When something is not my idea, it is inherently a bad idea.

So after being harassed for months that I needed an “online presence” for my writing, or for me as a writer, or my alter-ego the author or whatever, I finally acquiesced. Fine! I’ll make a blog! I’ll try to think of clever things in 140 characters or less and tweet! I’ll do it!

And I did it. Sort of. But I’m not going to lie, it felt completely disingenuous. I’m almost done with a book, but I’m not. So I don’t have that to promote. I’m having a hard time finishing it what with having a real-person job and all. I had to quit my last freelancing job because of, you know, the real-person job sapping up 60 physical an 150 mental/emotional hours per week. So…I don’t have that to build off of…what am I supposed to be blogging about again? Just complaining about not having the time to write?

Considering those last six sentences of whining makes me want to quit reading my own words, I sense this isn’t good fodder for a blog. So I kind of let it fall by the wayside. You know, like the writing.

And then I was reading this very exciting issue of Writer’s Digest that was all about writing and selling memoirs, which my book happens to be (I know! Roll your eyes at me. Do it. I’ll wait.), and you know what it said? One incredibly important thing for unknown authors to already have when trying to break into an agency is a “platform.” What is that? That is an audience. A following.

A what? The way to become not-unknown is to already be known? Well shit, I could have told you that. Because then you don’t really need to “get” known anymore, do you? They suggest you do this by blogging, naturally, or going on speaking tours. Really? Can you just go on a speaking tour? Because if there’s a market for any old idiot to give lectures to any old audience, well, here’s one idiot in particular who will sign up. I’ll talk about stuff. Try me.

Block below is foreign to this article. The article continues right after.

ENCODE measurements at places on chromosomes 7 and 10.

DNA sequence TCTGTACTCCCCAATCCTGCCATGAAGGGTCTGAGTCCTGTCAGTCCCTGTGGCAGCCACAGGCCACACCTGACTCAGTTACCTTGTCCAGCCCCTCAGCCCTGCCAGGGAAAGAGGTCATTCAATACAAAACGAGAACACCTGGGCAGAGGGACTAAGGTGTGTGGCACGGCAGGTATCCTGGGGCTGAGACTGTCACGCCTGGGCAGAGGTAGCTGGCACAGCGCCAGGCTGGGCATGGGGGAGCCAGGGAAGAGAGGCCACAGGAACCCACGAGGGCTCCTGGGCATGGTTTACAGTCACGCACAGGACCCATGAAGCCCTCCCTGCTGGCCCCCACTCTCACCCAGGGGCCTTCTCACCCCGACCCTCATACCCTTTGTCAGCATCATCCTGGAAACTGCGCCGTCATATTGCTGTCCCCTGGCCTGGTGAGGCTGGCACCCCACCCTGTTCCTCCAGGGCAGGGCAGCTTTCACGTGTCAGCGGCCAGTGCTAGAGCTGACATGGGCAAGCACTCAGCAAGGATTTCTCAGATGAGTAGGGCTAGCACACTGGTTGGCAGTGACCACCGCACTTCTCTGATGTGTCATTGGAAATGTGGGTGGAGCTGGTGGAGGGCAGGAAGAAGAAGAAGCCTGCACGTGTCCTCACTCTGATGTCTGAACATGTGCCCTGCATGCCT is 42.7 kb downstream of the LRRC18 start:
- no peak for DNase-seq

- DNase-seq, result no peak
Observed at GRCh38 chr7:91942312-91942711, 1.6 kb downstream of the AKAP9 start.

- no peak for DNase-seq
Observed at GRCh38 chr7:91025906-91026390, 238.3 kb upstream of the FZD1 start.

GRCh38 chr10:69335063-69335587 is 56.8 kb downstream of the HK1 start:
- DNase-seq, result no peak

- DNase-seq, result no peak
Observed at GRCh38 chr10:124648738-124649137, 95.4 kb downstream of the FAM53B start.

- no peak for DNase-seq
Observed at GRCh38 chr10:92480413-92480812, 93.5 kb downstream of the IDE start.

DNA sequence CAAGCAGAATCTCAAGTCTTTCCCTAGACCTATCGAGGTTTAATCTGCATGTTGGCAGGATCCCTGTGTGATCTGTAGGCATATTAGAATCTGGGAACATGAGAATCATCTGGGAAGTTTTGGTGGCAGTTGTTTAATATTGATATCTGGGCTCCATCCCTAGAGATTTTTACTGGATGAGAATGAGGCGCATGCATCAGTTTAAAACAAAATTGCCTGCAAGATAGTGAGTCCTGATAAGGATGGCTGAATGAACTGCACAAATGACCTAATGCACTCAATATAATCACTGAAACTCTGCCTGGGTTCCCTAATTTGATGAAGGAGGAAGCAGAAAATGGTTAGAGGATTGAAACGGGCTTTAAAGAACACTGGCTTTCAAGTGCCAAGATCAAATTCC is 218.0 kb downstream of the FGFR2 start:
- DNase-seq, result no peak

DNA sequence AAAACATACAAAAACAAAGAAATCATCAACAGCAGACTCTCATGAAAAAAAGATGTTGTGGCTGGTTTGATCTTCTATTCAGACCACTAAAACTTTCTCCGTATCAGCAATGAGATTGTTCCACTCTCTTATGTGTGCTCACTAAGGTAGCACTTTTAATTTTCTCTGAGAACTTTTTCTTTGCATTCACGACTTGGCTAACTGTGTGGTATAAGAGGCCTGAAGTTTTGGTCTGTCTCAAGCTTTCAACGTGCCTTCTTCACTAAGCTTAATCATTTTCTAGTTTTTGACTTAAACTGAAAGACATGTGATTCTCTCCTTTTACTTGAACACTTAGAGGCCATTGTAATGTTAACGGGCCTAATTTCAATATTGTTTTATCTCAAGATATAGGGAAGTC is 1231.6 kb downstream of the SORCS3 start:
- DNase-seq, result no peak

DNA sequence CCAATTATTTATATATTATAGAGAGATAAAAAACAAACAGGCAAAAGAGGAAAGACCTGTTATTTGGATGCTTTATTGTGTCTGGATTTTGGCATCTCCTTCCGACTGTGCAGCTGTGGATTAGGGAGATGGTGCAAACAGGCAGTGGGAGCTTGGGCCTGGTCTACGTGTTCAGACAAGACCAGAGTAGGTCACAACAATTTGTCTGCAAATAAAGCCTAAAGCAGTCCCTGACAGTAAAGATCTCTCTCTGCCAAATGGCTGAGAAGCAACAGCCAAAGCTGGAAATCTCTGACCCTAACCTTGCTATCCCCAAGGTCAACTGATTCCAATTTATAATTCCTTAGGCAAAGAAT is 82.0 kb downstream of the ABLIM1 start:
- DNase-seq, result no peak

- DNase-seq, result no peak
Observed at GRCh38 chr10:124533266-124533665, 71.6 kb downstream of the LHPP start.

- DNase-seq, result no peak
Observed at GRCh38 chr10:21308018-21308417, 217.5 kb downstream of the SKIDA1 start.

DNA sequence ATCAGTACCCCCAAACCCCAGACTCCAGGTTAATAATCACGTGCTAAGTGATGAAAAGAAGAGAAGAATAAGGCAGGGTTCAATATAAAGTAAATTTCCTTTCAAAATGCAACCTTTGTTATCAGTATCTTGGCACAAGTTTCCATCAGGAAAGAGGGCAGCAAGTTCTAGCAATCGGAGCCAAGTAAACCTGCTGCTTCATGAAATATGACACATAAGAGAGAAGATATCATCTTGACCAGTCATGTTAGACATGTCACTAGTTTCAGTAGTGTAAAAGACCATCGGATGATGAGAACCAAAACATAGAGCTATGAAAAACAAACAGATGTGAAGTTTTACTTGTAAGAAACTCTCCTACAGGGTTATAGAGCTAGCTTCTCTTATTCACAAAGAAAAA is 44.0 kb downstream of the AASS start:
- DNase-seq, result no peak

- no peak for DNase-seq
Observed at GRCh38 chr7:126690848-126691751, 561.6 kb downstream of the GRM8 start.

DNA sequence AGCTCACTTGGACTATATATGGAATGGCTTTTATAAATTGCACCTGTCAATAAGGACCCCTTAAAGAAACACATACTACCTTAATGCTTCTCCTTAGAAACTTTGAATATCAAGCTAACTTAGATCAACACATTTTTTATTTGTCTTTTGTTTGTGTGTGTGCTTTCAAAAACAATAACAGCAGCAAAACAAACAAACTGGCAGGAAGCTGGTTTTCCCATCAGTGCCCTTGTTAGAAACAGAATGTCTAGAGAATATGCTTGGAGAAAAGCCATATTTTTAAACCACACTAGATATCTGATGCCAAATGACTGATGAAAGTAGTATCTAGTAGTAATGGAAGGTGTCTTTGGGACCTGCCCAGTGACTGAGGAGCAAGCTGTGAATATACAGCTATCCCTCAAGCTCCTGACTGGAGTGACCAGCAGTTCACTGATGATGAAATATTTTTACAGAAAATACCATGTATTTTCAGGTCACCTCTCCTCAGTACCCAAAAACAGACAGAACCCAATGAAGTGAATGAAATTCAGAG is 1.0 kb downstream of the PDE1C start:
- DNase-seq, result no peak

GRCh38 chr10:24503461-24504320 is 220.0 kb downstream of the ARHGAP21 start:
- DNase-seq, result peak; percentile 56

I realize that writing isn’t the only field that suffers from this dilemma of backward breaking in. Did you know that in order to even approach a label a musician should have gone on at least a handful of several-state tours and have released dozens of songs or albums or whatnot? Again, must be already successful to become successful. I really don’t think if that’s how it worked for Kelly Clarkston. Or J.K. Rowling. Does anyone else feel like that there really is no secret to success, whether you’re a writer or a musician or an artist of any kind? That really every path to success is a completely different crapshoot?

I don’t in any way mean to sound like it’s a hopeless crapshoot. I completely intend to be very successful in shooting my crap. I’m just working on the how right now. And since my current work is still a work in progress, I guess I should concentrate on my “platform.” Assuming my non-act isn’t ready to go on tour quite yet, it would appear I should stick with the blog.

Now I just have to be interesting.

*Originally posted via the site formally known as natalieburgblog.blogspot.com on June 30, 2010

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